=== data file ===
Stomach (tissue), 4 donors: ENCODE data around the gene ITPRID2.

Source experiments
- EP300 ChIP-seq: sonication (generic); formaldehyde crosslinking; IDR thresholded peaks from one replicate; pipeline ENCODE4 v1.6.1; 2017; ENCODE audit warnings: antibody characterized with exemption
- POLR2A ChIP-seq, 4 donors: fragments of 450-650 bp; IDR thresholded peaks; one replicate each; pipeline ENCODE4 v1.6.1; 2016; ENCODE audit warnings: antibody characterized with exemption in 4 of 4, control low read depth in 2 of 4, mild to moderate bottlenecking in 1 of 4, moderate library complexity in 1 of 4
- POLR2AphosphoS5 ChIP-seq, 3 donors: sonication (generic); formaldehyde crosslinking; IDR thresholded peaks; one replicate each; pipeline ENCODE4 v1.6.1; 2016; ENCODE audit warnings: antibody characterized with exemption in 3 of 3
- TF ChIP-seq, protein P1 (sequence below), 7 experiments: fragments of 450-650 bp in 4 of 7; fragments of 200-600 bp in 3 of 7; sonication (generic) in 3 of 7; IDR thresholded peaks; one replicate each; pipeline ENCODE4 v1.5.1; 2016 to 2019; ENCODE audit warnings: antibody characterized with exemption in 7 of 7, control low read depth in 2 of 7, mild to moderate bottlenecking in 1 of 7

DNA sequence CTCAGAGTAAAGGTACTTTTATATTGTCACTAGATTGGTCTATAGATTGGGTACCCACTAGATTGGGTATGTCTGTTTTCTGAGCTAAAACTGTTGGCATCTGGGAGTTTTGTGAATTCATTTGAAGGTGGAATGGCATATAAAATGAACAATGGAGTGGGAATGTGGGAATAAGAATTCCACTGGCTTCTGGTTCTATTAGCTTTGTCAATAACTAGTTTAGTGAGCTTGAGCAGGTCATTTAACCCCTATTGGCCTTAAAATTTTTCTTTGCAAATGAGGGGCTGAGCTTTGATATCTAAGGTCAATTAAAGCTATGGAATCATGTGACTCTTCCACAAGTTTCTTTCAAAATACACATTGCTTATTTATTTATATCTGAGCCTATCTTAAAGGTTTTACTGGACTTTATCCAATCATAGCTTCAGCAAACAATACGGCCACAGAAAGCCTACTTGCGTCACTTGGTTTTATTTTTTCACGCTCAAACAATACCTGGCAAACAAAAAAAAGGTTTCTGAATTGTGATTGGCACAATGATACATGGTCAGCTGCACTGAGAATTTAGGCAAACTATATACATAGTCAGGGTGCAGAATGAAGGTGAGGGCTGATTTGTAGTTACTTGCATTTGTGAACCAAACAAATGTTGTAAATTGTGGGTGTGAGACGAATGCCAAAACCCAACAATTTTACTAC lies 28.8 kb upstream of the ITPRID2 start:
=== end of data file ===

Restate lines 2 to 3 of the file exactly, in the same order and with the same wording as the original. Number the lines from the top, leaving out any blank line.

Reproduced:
Source experiments
- EP300 ChIP-seq: sonication (generic); formaldehyde crosslinking; IDR thresholded peaks from one replicate; pipeline ENCODE4 v1.6.1; 2017; ENCODE audit warnings: antibody characterized with exemption